type initrc_var_run_t;
        class capability chown;
        class file { lock open read write };

#============= nagios_t ==============
allow nagios_t initrc_var_run_t:file { lock open read write };
allow nagios_t self:capability chown;

Next the man page says:

# SELinux provides a policy devel environment under
# /usr/share/selinux/devel including all of the shipped
# interface files.
# You can create a te file and compile it by executing

$ make -f /usr/share/selinux/devel/Makefile local.pp

However, my system had no /usr/share/selinux/devel directory:

# ls /usr/share/selinux/
packages  targeted

I needed to install the policycoreutils-devel package (and dependencies):

# yum install policycoreutils-devel

Now compile the policy file to a binary:

# make -f /usr/share/selinux/devel/Makefile local.pp
Compiling targeted local module
/usr/bin/checkmodule:  loading policy configuration from tmp/local.tmp
/usr/bin/checkmodule:  policy configuration loaded
/usr/bin/checkmodule:  writing binary representation (version 17) to tmp/local.mod
Creating targeted local.pp policy package
rm tmp/local.mod.fc tmp/local.mod

Now install it using the semodule command:

# semodule -i local.pp

Did that solve the problem?

# systemctl start icinga
# systemctl status icinga
● icinga.service - LSB: start and stop Icinga monitoring daemon
   Loaded: loaded (/etc/rc.d/init.d/icinga; bad; vendor preset: disabled)
   Active: active (running) since Tue 2017-11-14 22:35:23 EST; 6s ago
     Docs: man:systemd-sysv-generator(8)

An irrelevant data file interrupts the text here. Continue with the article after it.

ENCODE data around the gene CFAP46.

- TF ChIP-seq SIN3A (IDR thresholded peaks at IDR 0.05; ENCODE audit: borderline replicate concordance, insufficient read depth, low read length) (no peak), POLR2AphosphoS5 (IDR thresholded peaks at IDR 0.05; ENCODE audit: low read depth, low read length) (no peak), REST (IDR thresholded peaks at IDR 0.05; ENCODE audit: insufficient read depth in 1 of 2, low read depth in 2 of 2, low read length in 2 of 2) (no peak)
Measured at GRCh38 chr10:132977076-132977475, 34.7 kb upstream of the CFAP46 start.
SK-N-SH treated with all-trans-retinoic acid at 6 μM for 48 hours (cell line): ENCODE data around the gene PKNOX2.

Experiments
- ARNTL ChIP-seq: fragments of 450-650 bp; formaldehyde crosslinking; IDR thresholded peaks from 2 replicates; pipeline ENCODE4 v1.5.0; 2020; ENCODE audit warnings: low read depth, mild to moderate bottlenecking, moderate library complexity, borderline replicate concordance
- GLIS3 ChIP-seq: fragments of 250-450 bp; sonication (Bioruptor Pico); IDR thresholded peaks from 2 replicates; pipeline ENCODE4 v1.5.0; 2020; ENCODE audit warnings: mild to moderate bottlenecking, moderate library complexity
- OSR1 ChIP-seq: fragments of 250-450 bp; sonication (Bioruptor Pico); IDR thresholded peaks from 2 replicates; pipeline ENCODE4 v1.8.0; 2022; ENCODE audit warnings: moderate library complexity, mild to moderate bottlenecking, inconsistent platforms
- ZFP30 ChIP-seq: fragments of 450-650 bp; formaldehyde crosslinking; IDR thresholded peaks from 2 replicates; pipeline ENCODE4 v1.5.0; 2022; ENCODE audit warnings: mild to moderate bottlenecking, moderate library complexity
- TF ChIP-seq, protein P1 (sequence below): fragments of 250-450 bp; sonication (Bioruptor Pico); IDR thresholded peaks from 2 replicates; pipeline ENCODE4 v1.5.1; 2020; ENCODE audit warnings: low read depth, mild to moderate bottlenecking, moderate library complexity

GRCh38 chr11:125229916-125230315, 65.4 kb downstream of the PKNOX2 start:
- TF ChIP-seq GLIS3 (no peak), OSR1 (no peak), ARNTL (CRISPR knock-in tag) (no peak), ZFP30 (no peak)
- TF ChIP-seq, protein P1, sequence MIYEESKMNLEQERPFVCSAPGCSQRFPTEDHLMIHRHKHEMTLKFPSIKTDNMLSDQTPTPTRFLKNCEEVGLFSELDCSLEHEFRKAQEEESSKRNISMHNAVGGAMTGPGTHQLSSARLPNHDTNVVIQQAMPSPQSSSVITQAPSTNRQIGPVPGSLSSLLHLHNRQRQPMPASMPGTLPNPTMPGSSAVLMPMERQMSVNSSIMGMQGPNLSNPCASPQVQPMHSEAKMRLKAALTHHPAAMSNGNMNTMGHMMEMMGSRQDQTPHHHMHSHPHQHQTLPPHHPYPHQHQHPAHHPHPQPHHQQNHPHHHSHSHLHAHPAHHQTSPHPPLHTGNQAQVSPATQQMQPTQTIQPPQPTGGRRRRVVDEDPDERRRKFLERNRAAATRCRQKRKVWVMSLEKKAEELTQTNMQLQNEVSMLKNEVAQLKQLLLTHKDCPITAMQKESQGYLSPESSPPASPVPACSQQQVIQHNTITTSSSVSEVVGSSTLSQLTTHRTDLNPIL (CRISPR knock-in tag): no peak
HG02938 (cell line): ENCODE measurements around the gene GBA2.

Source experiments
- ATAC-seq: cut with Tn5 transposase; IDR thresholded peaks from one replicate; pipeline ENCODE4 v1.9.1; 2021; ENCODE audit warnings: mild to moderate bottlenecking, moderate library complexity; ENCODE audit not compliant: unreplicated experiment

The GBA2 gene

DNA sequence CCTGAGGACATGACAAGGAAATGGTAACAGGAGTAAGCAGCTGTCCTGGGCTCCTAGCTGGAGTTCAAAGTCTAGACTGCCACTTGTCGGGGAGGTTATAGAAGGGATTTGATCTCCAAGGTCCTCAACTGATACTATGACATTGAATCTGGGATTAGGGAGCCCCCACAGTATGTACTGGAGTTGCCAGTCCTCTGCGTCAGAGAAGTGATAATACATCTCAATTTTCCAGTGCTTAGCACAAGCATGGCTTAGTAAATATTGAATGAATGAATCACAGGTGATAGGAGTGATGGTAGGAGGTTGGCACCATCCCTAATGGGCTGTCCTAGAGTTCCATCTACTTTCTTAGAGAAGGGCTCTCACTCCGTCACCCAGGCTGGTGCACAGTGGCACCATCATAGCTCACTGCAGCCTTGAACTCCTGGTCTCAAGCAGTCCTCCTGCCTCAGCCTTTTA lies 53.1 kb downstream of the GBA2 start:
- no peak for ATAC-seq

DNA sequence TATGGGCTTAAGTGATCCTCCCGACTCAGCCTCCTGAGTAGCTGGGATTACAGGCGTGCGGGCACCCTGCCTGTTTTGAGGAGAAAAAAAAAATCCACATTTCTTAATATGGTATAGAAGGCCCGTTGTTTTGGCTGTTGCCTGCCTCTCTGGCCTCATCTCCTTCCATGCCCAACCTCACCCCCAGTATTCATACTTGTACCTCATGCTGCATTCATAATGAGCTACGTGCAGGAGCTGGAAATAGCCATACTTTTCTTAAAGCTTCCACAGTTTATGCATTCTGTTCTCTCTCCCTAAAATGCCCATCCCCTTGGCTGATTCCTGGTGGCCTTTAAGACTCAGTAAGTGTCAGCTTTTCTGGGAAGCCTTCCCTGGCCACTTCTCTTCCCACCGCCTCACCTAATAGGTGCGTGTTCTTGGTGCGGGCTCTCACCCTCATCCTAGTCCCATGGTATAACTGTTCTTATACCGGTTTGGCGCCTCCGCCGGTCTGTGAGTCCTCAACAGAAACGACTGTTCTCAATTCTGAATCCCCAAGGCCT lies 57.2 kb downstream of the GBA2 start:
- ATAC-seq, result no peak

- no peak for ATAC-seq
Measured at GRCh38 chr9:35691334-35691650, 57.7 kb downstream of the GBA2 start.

Process: 2661 ExecStop=/etc/rc.d/init.d/icinga stop (code=exited, status=0/SUCCESS)
  Process: 3838 ExecStart=/etc/rc.d/init.d/icinga start (code=exited, status=0/SUCCESS)
   CGroup: /system.slice/icinga.service
           └─3850 /usr/bin/icinga -d /etc/icinga/icinga.cfg

Nov 14 22:35:23 localhost.localdomain systemd[1]: Starting LSB: start and sto...
Nov 14 22:35:23 localhost.localdomain icinga[3838]: Running configuration che...
Nov 14 22:35:23 localhost.localdomain icinga[3838]: Icinga with PID  not runn...
Nov 14 22:35:23 localhost.localdomain icinga[3838]: Starting icinga: Starting...
Nov 14 22:35:23 localhost.localdomain systemd[1]: Started LSB: start and stop...
Nov 14 22:35:23 localhost.localdomain icinga[3850]: Finished daemonizing... (...
Nov 14 22:35:23 localhost.localdomain icinga[3850]: Event loop started...
Hint: Some lines were ellipsized, use -l to show in full.

It worked! The permissions issues were resolved without resorting to disabling SELinux.

There is still more I need to understand about SELinux, but it’s a start.

Additional reading:
CentOS: SELinux Policy Overview

Using with fail2ban

Anyone who runs a server with open ports knows that systems with questionable intent will come knocking. Sometimes thousands of them. fail2ban is software that that checks your server logs and detects multiple failures, for example 5 failed SSH logins in a row, and bans the source IP address a period of time, e.g. for an hour. This helps prevent password-guessing and brute force attacks. It might be useful to share information about those questionable IP addresses with others so that we can block them proactively.

One such list of IP addresses that I found is Since I am primarily concerned with systems that are trying to SSH into my system, I looked specifically at their SSH blocklist:
All IP addresses which have been reported within the last 48 hours as having run attacks on the service SSH.

Implementation details: Continue reading Using with fail2ban